Custom Search
   boat plans
   gift certificates
Join Duckworks
Get free newsletter
on this site
by Charlie Whipple - Tokyo - Japan

Japan's a very humid country, with quite marked differences in daytime and nighttime temperatures, especially in spring and fall seasons. I have a fairly large fuel tank (6 gallons), and unless I am leaving for overnight voyages, I let the fuel get quite low before refilling. Here's what I think happens.

During the relatively high temperatures of daylight hours, air exhausts from the breather valve on the tank's cap. As the temperatures drop, the tank sucks in a bunch of that high-humidity air, and if the temps drop below the dew point, water droplets form on the inside of the fuel tank. These drop into the gasoline and make their way to the bottom of the tank. Get enough water in the tank and you'll find the outboard doesn't want to start . . . well, no matter how many times you pull the starter cord, it won't start. I had it happen twice, and Yamaha told me water was to blame.

I imagine if I emptied the tank every time I came back to my slip and filled it with freshly drawn gasoline just as I readied to go out again, I would have no problems. I'm too lazy, and I don't want to waste fuel.

Solution: fit a fuel filter that's designed to remove water between the fuel tank, which is in a special vented stern locker, and the outboard, which sits in a well at the aft end of the cockpit.

I bought a Yamaha fuel filter and thought it would be rather straight forward to fit it on the port side of the outboard well so the fuel line could exit the stern bulkhead, go through the filter, and hitch to the outboard.

Have you heard of the "well-laid plans" rule? How about Murphy's law?


I removed the current fuel line from its outlet in the port side of the outboard well, filled the nut with polysulfide, and screwed it back on the nipple.

Then I took the mounting flange out of the filter package, set it against the portside bulkhead of the outboard well, and penciled the places where the through-bulkhead bolts were to go. Drilled 8mm holes where the pencil marks were, and dry-fitted the flange.

All went well.

I smeared the back of the flange with polysulfide and bolted it to the bulkhead with bolts backed on the inside with oversized washers and on the outside with lock washers. Fit like a dream.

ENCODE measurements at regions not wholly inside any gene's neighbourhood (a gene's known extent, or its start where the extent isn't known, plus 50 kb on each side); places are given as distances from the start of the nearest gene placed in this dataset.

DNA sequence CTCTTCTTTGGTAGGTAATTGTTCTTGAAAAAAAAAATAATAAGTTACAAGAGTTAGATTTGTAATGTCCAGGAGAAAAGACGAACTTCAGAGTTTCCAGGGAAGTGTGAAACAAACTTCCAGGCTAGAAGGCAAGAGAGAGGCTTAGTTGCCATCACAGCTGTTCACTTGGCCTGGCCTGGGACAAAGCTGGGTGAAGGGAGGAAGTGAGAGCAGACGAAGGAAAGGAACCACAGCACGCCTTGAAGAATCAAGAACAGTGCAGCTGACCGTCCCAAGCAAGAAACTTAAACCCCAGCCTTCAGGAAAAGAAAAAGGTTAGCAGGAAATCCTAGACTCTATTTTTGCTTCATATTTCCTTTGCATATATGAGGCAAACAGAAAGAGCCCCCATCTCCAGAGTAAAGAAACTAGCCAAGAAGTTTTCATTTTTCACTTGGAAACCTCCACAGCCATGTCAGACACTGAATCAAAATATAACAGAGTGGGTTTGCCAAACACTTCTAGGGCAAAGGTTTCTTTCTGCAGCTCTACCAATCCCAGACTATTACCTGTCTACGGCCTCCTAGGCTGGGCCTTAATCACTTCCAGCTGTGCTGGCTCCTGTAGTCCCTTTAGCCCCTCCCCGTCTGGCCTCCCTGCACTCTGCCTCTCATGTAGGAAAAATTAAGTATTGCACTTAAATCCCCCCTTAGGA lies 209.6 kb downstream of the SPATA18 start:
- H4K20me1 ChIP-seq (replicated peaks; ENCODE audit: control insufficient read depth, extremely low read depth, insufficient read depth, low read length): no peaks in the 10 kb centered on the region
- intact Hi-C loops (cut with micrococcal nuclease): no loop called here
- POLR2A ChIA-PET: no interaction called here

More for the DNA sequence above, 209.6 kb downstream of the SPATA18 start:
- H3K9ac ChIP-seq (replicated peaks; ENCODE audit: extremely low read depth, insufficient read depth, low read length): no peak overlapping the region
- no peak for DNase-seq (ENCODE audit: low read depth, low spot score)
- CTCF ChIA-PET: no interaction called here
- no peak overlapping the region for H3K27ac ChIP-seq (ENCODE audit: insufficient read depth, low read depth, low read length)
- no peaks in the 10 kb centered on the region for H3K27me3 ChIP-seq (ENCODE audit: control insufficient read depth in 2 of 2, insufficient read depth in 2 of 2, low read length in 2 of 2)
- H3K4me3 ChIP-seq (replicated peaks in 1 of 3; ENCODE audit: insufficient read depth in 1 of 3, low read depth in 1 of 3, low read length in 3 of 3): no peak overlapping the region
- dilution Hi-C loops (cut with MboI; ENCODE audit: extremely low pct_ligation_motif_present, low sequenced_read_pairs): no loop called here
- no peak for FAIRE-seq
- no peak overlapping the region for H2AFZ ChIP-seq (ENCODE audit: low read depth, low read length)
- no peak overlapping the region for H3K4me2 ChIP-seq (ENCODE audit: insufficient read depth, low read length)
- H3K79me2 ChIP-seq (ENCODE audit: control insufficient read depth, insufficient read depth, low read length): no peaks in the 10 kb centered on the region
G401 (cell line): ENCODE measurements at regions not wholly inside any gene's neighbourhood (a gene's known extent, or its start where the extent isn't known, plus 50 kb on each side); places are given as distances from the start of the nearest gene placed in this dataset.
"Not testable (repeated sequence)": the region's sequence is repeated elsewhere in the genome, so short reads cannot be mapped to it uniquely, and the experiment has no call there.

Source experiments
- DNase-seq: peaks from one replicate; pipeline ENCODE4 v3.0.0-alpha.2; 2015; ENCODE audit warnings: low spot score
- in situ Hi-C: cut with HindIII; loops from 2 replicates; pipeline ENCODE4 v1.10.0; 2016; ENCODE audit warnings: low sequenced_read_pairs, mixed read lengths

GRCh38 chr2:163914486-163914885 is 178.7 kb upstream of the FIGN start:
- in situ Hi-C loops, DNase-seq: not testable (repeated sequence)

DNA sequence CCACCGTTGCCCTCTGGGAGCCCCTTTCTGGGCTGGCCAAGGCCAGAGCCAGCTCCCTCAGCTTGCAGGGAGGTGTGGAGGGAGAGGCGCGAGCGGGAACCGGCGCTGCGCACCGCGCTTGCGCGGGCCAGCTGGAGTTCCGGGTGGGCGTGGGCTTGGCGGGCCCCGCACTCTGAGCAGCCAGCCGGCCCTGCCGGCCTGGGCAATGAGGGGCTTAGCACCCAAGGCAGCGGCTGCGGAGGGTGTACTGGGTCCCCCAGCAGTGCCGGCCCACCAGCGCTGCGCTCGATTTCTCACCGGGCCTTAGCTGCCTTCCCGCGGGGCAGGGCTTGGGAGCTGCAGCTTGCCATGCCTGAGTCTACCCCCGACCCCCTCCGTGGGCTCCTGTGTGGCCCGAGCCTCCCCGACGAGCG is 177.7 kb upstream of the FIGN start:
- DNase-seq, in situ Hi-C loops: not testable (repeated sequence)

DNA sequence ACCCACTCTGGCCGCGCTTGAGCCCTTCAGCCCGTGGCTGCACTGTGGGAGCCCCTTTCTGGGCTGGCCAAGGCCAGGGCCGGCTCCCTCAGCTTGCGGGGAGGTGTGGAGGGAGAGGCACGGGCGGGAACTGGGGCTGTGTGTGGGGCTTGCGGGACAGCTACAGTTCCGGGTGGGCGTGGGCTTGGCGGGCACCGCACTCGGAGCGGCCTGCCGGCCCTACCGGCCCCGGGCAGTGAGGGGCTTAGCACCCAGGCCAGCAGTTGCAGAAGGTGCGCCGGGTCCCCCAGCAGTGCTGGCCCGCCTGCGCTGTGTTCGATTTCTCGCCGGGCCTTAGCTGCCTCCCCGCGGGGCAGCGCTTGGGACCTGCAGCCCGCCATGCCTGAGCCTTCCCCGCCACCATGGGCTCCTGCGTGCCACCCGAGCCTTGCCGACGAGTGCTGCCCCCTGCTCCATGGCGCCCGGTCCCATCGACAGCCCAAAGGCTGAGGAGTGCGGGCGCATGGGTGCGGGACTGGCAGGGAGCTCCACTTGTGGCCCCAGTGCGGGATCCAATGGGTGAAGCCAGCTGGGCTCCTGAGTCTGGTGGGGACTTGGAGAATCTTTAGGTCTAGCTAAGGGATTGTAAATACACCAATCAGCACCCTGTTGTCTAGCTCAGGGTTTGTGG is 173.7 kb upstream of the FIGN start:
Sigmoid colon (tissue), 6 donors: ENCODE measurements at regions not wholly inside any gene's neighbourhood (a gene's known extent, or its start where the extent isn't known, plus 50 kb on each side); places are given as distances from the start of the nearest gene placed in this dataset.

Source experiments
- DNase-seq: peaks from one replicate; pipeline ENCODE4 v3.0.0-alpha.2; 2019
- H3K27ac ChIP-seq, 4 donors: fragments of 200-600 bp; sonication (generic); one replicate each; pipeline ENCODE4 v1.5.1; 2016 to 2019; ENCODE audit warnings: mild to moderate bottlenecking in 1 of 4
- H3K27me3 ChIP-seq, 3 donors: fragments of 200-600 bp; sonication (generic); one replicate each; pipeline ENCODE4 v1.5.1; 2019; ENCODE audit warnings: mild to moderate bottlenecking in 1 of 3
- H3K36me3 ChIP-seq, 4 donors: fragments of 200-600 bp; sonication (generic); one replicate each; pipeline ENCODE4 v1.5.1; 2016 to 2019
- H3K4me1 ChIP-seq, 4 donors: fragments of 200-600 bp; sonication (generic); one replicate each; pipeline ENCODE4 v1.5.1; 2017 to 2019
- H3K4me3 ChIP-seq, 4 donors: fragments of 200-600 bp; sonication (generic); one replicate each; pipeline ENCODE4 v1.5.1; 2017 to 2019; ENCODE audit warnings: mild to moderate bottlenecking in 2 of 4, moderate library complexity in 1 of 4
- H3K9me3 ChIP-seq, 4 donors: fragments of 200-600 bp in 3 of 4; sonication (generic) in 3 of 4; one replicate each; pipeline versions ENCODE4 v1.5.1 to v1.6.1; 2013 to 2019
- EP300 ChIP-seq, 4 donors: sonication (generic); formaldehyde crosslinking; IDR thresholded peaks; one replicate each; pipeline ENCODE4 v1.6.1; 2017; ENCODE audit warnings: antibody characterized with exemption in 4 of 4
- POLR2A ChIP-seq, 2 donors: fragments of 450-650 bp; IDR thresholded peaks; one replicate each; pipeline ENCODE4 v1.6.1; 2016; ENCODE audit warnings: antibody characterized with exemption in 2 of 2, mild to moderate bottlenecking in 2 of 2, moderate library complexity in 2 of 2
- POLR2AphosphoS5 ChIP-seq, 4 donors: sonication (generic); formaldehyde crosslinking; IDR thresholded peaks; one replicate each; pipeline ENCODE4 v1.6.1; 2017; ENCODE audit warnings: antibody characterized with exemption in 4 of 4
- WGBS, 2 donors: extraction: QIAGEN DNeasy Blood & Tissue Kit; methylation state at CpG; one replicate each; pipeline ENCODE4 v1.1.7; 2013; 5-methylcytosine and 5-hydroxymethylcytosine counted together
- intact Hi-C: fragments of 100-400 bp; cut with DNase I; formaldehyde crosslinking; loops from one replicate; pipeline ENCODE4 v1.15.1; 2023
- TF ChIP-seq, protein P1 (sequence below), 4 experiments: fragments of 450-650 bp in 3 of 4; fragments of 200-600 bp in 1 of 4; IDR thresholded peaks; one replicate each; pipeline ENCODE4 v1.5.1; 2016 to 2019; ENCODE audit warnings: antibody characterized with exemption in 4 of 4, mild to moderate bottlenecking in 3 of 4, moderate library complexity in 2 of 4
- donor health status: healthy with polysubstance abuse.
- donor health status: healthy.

Pre-installment situation. Outboard line comes from the motor well's port bulkhead.
The fuel filter, extra filter element, hand-sewn tool bag.
Trusty portable drill, hand-sewn tool bag.
Filter and attachment bolts. Not the very large washers to go on the inside.
8mm holes in the portside motor well bulkhead.
Fuel line through aft bulkhead and attached to fuel filter assembly. The nut on the through-fitting is not yet tightened.
Filter assembly fastened to the holder flange.
Outlet line attached to fuel filter (filter now filled with fuel).
Outboard in the well, fuel line attached.

Mount the fuel filter. No problem. Align the drill with the fuel filter intake and open a 10mm hole in the aft bulkhead of the outboard well. No problem. Mount the watertight fitting for the fuel hose. No problem. Cut the fuel hose in two where the long part, which includes the primer bulb, will fit from the aft of the filter intake and the short part will go on the forward outlet fitting and from there to the untake fitting on the outboard.

No problem with the thinking. Big problem with the execution.

My outboard is 8HP, long shaft. Its fuel line is 6 mm inside, 8mm outside diameters. Guess what. The filter's inlet and outlet flanges had to have 7.5 mm inner diameter tubing, which boosted the outer diameter to 13.5mm.

My local Yamaha dealer had an outboard fuel line in those proportions with intake and outlet fittings for both my fuel tank and my 8HP motor.

For a moment, I thought the through-bulkhead fitting for the fuel line would not allow the larger line to go through, but upon removing the nut, I found the inner flange had large enough inner diameter. All I had to do was ream out the hole I made in the bulkhead until it was the same size as the fitting. Then thread the fuel line through. Worked like a charm.

Of course I had to take off the priming pump bulp when I threaded the line through the bulkhead, so I replaced it on the inside. No problem.

Intake line installed. Well done. Outlet line installed. Well done. Filter bulb filled with fuel and screwed onto the fitting, which was held to the flang with two 6mm stainless bolts. Well done.

Time for a test.

Stand up the motor, slip it into the motor well, clamp it on the teak holding plank across the stern end of the cockpit. Plug the fuel line in. Reach in the stern locker and squeeze the priming bulb until you can squeeze no more. Remove cover from the outboard. Pull the choke out, turn the accelerator to idle. Pull the cord.


Pull the cord again.


Pull once more, and be satisfied with an immediate start and, after pushing in the choke knob, a steady idle of the kind that comes from a happy outboard.

Where there's a will, there's a way.

To comment on Duckworks articles, please visit one of the following:

our Yahoo forum our Facebook page